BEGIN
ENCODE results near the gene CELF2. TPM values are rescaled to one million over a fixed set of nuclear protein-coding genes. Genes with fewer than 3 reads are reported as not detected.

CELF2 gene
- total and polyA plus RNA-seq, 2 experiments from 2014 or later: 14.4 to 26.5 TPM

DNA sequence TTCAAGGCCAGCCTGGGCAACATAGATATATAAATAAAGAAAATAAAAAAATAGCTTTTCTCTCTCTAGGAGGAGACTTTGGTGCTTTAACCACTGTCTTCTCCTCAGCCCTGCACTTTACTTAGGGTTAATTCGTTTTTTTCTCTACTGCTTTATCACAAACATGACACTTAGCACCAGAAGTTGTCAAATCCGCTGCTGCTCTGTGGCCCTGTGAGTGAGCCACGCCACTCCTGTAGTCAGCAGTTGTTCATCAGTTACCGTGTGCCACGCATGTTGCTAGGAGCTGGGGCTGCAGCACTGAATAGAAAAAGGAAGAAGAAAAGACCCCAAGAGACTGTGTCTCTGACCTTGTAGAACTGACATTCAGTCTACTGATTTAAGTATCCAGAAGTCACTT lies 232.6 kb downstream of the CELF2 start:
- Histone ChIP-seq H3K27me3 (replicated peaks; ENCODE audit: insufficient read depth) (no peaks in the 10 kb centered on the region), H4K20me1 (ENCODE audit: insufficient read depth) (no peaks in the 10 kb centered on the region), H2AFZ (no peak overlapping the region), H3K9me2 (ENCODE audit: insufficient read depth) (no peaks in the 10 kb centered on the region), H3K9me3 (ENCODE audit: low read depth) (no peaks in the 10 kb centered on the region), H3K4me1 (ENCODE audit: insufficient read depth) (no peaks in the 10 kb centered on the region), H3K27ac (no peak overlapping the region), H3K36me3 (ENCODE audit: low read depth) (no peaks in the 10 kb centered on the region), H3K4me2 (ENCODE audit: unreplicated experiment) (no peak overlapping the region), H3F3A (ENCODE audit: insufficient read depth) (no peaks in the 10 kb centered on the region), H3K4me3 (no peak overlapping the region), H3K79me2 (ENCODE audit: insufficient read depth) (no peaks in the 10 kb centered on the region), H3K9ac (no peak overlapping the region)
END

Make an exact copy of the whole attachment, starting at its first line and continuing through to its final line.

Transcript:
ENCODE results near the gene CELF2. TPM values are rescaled to one million over a fixed set of nuclear protein-coding genes. Genes with fewer than 3 reads are reported as not detected.

CELF2 gene
- total and polyA plus RNA-seq, 2 experiments from 2014 or later: 14.4 to 26.5 TPM

DNA sequence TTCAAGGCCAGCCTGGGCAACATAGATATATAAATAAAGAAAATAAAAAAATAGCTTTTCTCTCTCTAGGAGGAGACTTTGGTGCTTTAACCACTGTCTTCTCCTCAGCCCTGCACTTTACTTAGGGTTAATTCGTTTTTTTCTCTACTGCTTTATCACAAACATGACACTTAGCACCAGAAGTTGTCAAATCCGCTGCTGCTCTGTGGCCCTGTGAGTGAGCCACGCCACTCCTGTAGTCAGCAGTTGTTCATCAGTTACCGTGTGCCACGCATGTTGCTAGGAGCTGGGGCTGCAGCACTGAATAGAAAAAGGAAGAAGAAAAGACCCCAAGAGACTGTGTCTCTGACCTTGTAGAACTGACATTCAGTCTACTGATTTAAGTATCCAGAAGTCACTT lies 232.6 kb downstream of the CELF2 start:
- Histone ChIP-seq H3K27me3 (replicated peaks; ENCODE audit: insufficient read depth) (no peaks in the 10 kb centered on the region), H4K20me1 (ENCODE audit: insufficient read depth) (no peaks in the 10 kb centered on the region), H2AFZ (no peak overlapping the region), H3K9me2 (ENCODE audit: insufficient read depth) (no peaks in the 10 kb centered on the region), H3K9me3 (ENCODE audit: low read depth) (no peaks in the 10 kb centered on the region), H3K4me1 (ENCODE audit: insufficient read depth) (no peaks in the 10 kb centered on the region), H3K27ac (no peak overlapping the region), H3K36me3 (ENCODE audit: low read depth) (no peaks in the 10 kb centered on the region), H3K4me2 (ENCODE audit: unreplicated experiment) (no peak overlapping the region), H3F3A (ENCODE audit: insufficient read depth) (no peaks in the 10 kb centered on the region), H3K4me3 (no peak overlapping the region), H3K79me2 (ENCODE audit: insufficient read depth) (no peaks in the 10 kb centered on the region), H3K9ac (no peak overlapping the region)